Is Calexit a stupid idea?

The next break up could be California and the US

New York Times

Opinion | It's O.K., California. Breaking Up Isn't Hard to Do.

Since California achieved statehood in 1850, residents have floated dozens of plans to break it up. A proposed 2016 measure to carve it into six states, which did not make it onto the ballot, was initiated by a Silicon Valley entrepreneur, Tim Draper, who also is behind the effort that Mr. Banks and Mr. Farage recommended.

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Calexit: the next global divorce?

The United States may not live up to its name with one state looking to divide from the union.

With an economy more powerful than France and a population larger than Poland, California could separate from the 49 other states of America if secession campaigners have their way.

Campaigners are arguing that being a US state is not serving California's best interests - and as the sixth largest economy in the world, they are better off as an independent country.

Since 1849, there have been more than 200 efforts to "split apart, pull away or otherwise reimagine the vast empire known as California", according to the Los Angeles Times. Not one has succeeded.

Although the majority of Californians disapprove of President Donald Trump, they do not support Calexit. Overall 68 per cent of voters would not support a ballot, although over half believe that Mr Trump's proposed federal laws and policies will have a negative effect on citizens living in the state, the Newsweek reports.

However, with one in three Californians supporting a possible secession from the United States, support for Calexit has increased by 12 per cent since 2014. The other 49 states want to keep California in the US, with 88 per cent of Americans disagreeing with the separation.

Calexit supporters have until July 25 to collect nearly 600,000 signatures to place an independence ballot before voters in November 2018, when the state decides its next governor. They were given the go-ahead by the California Secretary of State at the end of January. With three months to go, they have yet to reach a quarter of that number.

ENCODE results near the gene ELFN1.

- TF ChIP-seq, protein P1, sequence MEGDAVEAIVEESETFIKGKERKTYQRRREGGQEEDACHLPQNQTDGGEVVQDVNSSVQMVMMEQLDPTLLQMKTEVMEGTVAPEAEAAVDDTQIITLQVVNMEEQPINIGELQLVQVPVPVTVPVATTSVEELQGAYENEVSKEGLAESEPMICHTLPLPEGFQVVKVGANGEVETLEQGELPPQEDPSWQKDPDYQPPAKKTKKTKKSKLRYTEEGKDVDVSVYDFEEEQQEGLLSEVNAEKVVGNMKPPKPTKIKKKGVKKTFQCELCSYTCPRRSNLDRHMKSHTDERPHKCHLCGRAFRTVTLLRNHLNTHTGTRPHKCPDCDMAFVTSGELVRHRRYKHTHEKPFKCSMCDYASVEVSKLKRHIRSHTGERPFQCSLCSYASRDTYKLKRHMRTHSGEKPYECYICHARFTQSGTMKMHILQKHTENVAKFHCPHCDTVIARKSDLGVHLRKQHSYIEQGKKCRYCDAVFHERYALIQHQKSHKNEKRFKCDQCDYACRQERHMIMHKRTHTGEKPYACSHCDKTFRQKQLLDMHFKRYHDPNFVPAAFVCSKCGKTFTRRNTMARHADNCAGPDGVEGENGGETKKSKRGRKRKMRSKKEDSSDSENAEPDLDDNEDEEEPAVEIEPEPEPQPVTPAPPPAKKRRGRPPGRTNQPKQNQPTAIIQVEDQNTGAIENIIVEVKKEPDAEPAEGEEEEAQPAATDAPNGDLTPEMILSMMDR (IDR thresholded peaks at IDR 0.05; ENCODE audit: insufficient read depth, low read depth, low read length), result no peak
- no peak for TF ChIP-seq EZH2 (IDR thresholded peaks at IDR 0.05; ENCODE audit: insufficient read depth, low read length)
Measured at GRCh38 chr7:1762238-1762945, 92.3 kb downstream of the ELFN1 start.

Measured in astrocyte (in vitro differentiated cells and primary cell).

The Yes California campaign has over 8,000 volunteers to try to obtain signatures. The odds are against them, according to LA Weekly, with the campaign receiving no financial backing. While it typically takes $2 million to $3 million for a professional signature taking operation to be successful, they are yet to receive a single cent.

Other Calexit campaigns have managed to attract donations. Leave campaigners during the EU referendum have turned their attention to splitting California into two states. Former UKIP leader Nigel Farage and Leave backer Arron Backs have been fundraising in the States, helping the campaign raise $1 million, the Daily Mail reports. The pair have been recruited to split the eastern, more rural side of California against the western so-called 'coastal elite' liberals in Los Angeles and San Francisco.

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Calexit is a terrible idea

The whole idea of Calexit is, at best, absurd. There are an abundant amount of problems with secession, and it would negatively affect Californian ASU students.

Despite this, a fair amount of Californians say they like the idea of having a referendum on whether or not California should split from the U.S. to become its own country.

A major reason that many involved with the Yes California Campaign (more commonly known as Calexit), which promotes secession, is that President Donald Trump won the 2016 election without the popular vote.

The results of the 2016 election naturally angered a large portion of California, a mostly liberal state that overwhelmingly disapproves of Donald Trump. They may believe that breaking away from the U.S. would be a huge victory for the Left. This, however, would be a disaster for Democrats.

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